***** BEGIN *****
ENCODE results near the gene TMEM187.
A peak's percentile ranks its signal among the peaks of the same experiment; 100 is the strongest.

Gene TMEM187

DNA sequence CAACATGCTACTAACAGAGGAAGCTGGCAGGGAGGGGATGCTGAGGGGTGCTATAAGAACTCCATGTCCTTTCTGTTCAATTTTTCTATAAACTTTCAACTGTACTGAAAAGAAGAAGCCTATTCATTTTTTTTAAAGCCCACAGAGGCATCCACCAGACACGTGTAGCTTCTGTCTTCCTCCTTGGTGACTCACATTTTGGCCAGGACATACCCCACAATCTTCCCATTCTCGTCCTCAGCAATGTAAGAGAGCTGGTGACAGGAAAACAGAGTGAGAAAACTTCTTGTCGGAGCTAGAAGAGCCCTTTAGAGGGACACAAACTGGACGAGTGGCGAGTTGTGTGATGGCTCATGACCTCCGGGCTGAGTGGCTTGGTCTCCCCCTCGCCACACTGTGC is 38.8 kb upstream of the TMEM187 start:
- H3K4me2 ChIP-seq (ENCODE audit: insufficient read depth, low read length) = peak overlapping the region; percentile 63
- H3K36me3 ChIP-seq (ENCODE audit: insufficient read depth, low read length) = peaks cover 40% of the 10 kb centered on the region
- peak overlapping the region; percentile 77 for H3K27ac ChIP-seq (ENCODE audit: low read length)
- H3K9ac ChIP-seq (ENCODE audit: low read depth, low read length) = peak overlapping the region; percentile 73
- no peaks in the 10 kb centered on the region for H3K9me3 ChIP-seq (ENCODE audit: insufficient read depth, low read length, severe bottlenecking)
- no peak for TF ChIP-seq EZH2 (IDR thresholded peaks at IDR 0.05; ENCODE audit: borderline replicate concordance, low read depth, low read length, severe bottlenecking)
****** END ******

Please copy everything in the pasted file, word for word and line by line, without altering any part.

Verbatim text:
ENCODE results near the gene TMEM187.
A peak's percentile ranks its signal among the peaks of the same experiment; 100 is the strongest.

Gene TMEM187

DNA sequence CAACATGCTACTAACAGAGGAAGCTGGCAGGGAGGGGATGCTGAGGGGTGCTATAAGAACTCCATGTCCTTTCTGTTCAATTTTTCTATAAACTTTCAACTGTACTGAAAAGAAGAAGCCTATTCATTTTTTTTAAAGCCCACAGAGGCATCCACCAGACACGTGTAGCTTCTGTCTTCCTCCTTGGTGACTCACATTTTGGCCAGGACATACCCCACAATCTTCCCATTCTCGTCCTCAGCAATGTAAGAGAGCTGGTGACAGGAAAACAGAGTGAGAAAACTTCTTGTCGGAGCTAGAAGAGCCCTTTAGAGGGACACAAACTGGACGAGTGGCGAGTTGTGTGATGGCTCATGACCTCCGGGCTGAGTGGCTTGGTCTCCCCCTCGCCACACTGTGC is 38.8 kb upstream of the TMEM187 start:
- H3K4me2 ChIP-seq (ENCODE audit: insufficient read depth, low read length) = peak overlapping the region; percentile 63
- H3K36me3 ChIP-seq (ENCODE audit: insufficient read depth, low read length) = peaks cover 40% of the 10 kb centered on the region
- peak overlapping the region; percentile 77 for H3K27ac ChIP-seq (ENCODE audit: low read length)
- H3K9ac ChIP-seq (ENCODE audit: low read depth, low read length) = peak overlapping the region; percentile 73
- no peaks in the 10 kb centered on the region for H3K9me3 ChIP-seq (ENCODE audit: insufficient read depth, low read length, severe bottlenecking)
- no peak for TF ChIP-seq EZH2 (IDR thresholded peaks at IDR 0.05; ENCODE audit: borderline replicate concordance, low read depth, low read length, severe bottlenecking)